Posted on November 28, 2015 by Bob Berwyn
A whitetip reef shark. Photo courtesy NOAA.
Study says recreational anglers need more and better info
A little education could go a long way toward spurring more support for shark conservation among recreational anglers, said a team of scientists who recently questioned anglers on the subject.
The study, led by University of Miami scientists, showed that recreational anglers were more supportive of shark management and conservation if they had prior knowledge of shark conservation. Continue reading
Filed under: biodiversity, Environment, Marine biology, ocean conservation | Tagged: endangered species, fishing, ocean conservation, shark conservation | 1 Comment »
Posted on November 2, 2015 by Bob Berwyn
New UK study tries to answer the age-old question
Like in other countries, some Irish fishermen have been complaining that seals are increasingly eating up valuable commercial fish stocks, but a new scientific study says that’s generally not the case, with the possible exception of wild Atlantic salmon.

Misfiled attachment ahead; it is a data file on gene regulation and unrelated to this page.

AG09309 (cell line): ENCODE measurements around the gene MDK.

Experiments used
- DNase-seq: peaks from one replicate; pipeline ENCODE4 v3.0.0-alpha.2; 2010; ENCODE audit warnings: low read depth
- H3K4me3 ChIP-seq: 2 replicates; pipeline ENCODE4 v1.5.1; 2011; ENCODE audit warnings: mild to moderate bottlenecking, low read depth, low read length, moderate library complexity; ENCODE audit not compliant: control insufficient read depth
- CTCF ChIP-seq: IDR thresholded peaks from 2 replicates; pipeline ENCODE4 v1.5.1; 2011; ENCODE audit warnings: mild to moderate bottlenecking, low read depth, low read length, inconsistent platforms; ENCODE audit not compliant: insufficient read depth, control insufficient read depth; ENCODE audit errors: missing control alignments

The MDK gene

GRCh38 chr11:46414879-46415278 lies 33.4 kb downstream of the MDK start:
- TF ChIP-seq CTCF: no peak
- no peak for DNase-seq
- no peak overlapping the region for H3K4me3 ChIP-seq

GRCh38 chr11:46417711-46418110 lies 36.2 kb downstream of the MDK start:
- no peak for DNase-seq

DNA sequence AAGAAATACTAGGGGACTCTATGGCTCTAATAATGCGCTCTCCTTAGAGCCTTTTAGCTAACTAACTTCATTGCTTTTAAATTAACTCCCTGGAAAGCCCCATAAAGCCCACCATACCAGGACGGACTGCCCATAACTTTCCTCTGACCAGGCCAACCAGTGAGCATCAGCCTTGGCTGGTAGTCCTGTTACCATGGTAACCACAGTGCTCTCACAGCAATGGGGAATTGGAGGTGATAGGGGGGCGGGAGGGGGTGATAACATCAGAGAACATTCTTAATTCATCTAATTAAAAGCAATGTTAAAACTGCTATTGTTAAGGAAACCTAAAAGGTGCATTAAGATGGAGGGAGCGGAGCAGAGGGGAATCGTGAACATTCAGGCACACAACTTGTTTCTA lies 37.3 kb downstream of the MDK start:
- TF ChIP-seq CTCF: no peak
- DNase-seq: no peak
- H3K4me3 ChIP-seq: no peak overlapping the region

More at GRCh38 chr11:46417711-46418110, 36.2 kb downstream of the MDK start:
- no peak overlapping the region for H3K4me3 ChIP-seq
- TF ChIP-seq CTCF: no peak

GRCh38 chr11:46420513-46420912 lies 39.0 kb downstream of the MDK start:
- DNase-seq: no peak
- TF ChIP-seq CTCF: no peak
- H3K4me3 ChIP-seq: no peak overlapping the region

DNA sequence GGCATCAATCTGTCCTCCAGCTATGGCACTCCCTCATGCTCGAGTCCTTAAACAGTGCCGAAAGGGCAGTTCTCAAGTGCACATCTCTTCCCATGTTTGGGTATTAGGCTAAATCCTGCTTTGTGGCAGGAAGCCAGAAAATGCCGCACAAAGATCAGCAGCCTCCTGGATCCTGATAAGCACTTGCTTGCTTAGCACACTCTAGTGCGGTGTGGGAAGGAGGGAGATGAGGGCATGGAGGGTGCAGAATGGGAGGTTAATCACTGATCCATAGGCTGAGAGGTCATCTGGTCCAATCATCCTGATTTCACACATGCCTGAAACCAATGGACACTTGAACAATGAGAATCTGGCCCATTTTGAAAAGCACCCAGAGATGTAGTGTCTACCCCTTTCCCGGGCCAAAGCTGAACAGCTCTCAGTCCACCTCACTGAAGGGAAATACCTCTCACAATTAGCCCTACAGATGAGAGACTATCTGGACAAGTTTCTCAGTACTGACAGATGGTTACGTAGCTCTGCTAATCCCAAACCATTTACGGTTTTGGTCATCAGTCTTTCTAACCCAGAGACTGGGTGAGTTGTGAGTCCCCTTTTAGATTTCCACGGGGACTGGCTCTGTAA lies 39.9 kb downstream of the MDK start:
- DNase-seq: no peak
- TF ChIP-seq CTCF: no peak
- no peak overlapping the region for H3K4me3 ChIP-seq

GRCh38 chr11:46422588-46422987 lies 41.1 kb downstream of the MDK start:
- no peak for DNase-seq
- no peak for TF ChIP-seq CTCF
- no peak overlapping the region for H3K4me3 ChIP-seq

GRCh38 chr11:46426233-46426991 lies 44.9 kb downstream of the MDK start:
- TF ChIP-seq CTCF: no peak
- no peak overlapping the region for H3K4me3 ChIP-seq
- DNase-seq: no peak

The work done by researchers with Queen’s University Belfast, Northern Ireland, shows that seals don’t have a significant impact on herring, mackerel, cod, haddock, whiting and 30 other species caught for commercial purposes along the south and west coasts of Ireland, from counties Galway to Waterford. Continue reading
Filed under: biodiversity, Environment, Marine biology, ocean conservation | Tagged: commercial fishing, Ireland, marine biology, ocean conservation, seals | Leave a comment »
Posted on October 19, 2015 by Bob Berwyn
‘The politics of ocean protection are too often disconnected from the science and knowledge that supports it …’
In a perfect world, anywhere from 10 to 50 percent of the world’s oceans would have some type of protection to help sustain ecosystems and critical resources. But while recent decades have brought some progress in ocean conservation, we’re still far from the targets set by scientists, according to a new study published in the journal Science.
Right now, about 1.6 of the world’s oceans have strong protections, lagging far behind terrestrial conservation efforts. In the new study, researchers with Oregon State University point out that numerous international policy agreements call for protection of 10 percent of coastal and marine areas by 2020. Continue reading